2 3-2 None 68 p.i.w. Zero 2-2 Liners & 71 p.i.w. 28 piw. 39%

Medium l i l None 74 p.i.w. o piw 8)? l-l Liners & Bl p.i.w. p.i,w. 3171 Medium In Table IV, p.i.w." means pounds per inch of width of the specimen tested. Neither embrittlement of objectionable degree nor delamination occurred with speci mens subjected to the tests reported in Tables II, III or IV.

Wet/Dry Strength Retention Factors as high as 30% have not, to our knowledge, been heretofore attainable with the consistency required for industrial production, or without objectionable embrittlement or delamination. from combined corrugated board (or boxes made therefrom) which has been under water for 24 hours. The Wet/Dry Strength Retention Factor suffers severe diminution upon delamination of the combined board. and hence that Factor is to be construed herein as implying that lamination is maintained throughout the period of under-water pre-conditioning for, and during, tests. However, the Strength Retention Factor only partially relates the significance of the rigid-when-wet characteristics achieved by this invention. A further important characteristic of container-board made in accordance with this invention, and of containers fabricated therefrom, is the longevity of the rigid-when-wet strength without delamination as illustrated by the graphs in FIG. 8, which depict, comparatively, the change in Wet/Dry Strength Retention Factor over much longer periods of under-water pre-conditioning for test. In the comparative tests, whose results are reflected in FIG. 8, three series of corrugated paperboard containers were involved, to wit; (i) fabricated from corrugated board whose paperboard components (15-1 I were surface-treated, combined and cured in accordance with this invention, and whose characteristics are plotted by the solid black line; (ii) fabricated from standard commercial corrugated containerboard, whose Wet Strength paperboard components (l-S-l were the same those in (i), but without treatment in accordance with the present invention, and

whose characteristics are plotted by the circular dots in FIG. 8; and (iii) fabricated as in (ii), but subsequently impregnated with wax in the manner which, insofar as we are informed, has heretofore been considered to be the most industrially acceptable way to produce boxes having characteristics which approach those of boxes made in accordance with the present invention.

It will be apparent from FIG. 8 that the Wet/Dry Strength Retention Factor of boxes made per (ii) above bottoms out to zero after approximately 15 hours under water; that the Wet/Dry Strength Retention Factor of boxes made per (iii) above declines to 30% at 23 hours, and bottoms out to zero after approximately 48 hours, under water; but in contrast, boxes made in accordance with this invention maintain their Wet/Dry Strength Retention Factor well above 30% after more than hours under water, cg, 35% at 96 hours without delamination. The underwater period required for boxes made in accordance with the present invention to bottom out at zero Wet/Dry Strength Retention Factor or to delaminate has not yet been ascertained, but in any event, boxes which maintain a Wet/Dry Strength Factor of at least 30% for a period of 24-30 hours under water without delamination are usually adequate for the primary purpose of the invention, namely, the intranational shipping of fresh comestibles from source to market under wet conditions.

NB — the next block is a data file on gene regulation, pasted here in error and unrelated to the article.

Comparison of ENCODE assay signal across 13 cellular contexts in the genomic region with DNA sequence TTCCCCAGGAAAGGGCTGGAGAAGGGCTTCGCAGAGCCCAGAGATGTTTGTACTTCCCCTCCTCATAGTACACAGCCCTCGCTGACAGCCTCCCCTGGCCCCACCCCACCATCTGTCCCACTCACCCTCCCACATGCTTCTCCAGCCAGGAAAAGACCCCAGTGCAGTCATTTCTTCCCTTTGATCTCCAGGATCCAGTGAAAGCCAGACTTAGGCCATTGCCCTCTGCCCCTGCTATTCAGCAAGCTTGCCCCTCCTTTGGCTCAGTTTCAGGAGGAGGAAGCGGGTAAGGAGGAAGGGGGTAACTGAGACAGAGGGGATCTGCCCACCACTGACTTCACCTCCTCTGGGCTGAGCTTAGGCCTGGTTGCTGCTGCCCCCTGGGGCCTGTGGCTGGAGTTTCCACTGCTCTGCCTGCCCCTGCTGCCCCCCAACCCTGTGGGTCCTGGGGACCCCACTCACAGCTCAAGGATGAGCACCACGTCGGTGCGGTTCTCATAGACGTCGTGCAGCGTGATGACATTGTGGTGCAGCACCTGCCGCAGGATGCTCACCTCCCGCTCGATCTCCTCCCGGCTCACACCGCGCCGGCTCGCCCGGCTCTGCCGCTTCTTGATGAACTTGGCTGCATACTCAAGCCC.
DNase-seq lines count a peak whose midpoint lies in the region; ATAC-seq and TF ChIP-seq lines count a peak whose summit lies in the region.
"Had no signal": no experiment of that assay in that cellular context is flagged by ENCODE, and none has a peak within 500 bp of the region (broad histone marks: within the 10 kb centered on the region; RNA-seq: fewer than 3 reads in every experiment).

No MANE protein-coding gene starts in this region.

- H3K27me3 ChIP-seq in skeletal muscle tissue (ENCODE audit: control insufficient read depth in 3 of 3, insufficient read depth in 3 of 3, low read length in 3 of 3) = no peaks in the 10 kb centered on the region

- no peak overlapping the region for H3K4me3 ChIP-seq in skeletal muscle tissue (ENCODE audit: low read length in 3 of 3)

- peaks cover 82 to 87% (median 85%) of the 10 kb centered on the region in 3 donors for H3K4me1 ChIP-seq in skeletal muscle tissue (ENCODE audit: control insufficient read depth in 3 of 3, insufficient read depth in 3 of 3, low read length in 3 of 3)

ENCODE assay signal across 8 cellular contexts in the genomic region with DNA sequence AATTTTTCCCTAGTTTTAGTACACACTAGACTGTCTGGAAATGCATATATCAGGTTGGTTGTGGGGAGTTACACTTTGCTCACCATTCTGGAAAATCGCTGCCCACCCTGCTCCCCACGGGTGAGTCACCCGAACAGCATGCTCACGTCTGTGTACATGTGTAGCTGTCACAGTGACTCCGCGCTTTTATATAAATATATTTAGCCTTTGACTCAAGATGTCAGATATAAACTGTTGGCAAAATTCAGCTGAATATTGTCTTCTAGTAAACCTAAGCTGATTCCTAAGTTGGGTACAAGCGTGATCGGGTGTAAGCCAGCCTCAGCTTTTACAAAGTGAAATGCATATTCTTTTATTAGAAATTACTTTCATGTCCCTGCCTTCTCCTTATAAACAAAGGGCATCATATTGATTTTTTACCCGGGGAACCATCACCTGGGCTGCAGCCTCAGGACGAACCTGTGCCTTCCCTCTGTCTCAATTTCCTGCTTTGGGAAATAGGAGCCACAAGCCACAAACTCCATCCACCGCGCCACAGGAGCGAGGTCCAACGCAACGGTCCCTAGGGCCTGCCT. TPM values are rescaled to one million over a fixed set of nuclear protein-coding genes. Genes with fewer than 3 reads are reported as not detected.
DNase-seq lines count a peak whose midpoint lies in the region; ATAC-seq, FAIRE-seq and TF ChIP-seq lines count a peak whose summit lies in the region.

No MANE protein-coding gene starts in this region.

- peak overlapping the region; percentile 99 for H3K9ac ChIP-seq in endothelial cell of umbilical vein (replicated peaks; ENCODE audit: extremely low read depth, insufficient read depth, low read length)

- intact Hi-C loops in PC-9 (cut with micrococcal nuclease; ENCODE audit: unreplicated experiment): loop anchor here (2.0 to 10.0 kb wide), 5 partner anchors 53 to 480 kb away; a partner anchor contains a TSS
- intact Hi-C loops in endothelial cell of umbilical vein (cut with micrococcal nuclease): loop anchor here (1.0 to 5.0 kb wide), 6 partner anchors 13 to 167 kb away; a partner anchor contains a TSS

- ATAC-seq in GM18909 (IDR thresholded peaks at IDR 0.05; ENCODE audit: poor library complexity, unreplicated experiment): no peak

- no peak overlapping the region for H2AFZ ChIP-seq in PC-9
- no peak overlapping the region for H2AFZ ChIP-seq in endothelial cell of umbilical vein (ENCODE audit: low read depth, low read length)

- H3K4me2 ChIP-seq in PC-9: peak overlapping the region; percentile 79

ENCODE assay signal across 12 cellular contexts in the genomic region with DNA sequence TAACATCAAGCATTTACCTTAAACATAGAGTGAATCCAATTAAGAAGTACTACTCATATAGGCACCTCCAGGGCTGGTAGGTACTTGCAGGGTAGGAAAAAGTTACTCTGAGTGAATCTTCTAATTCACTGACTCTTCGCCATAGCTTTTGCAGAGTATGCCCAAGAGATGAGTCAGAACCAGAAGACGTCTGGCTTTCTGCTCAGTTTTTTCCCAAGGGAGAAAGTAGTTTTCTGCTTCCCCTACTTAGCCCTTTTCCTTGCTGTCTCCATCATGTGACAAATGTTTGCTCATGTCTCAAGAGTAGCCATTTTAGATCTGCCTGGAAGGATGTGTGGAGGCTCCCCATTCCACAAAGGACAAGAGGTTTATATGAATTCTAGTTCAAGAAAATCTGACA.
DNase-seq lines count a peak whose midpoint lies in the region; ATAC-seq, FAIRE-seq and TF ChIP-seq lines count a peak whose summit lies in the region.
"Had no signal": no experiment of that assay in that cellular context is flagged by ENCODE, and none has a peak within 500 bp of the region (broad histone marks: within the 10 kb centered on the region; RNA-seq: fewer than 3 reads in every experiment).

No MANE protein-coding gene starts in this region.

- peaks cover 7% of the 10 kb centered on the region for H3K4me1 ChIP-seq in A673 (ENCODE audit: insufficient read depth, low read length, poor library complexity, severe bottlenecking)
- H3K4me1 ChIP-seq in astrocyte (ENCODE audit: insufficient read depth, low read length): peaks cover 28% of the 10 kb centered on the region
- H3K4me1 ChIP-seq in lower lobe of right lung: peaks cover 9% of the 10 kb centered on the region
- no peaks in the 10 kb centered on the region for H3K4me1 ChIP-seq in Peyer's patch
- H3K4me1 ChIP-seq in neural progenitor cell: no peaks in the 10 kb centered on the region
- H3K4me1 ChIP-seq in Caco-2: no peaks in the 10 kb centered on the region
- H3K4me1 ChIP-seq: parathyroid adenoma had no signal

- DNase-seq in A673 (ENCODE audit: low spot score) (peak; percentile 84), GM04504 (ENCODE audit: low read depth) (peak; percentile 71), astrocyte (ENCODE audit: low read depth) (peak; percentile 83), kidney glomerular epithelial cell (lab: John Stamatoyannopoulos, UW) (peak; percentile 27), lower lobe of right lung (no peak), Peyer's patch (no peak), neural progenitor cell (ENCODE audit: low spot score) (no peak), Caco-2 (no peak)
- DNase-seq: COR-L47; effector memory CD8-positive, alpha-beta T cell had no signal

While the invention has been described with particular reference to corrugated paperboard containers, it is also applicable to other types of laminated paperboard, such as the so-called solid fiber" container-board, in the manufacture of which three or more plies of paperboard, comparable with the liners and (uncorrugated) medium of corrugated container-board are laminated together, and can be surface-treated, as bereinbeforc described, with phenolic resin on the concealed side of each outside ply, and/or on both sides of at least one of the intervening ply or plies.

From the foregoing description, those skilled in the art will readily understand that the invention achieves its objects. and provides paperboard components for combination with each other to produce laminated paperboard. and containers made therefrom, which are readily wettable and substantially water-absorptive, but maintain a sufficient percentage of their dry strength to enable them to be packed, handled, and shipped for long distances, or stored for long periods of time, under wet conditions, while laden and stacked one upon the other.

Having thus described the invention, what is claimed and desired to be secured by Letters Patent is:

1. 1n the art of manufacturing rigid-when-wet corrugated container-board from a preformed web of medium and at least one preformed web of liner, each of which has an obverse face and a reverse face, the processing comprising:

i. surface-treating the reverse face of the liner web by roller application of a controlled amount of a mix ture composed of a curable thermosetting resionous material entrained in a vaporizable liquid vehicle, and immediately vaporizing at least a substantial part of the vehicle from the web by heating at a temperature and for a time less than that required to substantially advance the cure of the resinous material therein;

ii. surface-treating both faces of the medium web by roller application of a controlled amount of a mixture composed of curable thermosetting resinous material in a vaporizable liquid vehicle and immediately vaporizing at least a substantial part of the vehicle from the web by heating at a temperature and for a time less than that required to substantially advance the cure of the resinous material therein;

iii. corrugating the surface-treated and vehicle vaporized medium web;

iv. adhesively uniting into a composite board the surface-treated reverse face of the liner web with the crowns of the corrugations accessible at one side of said medium web;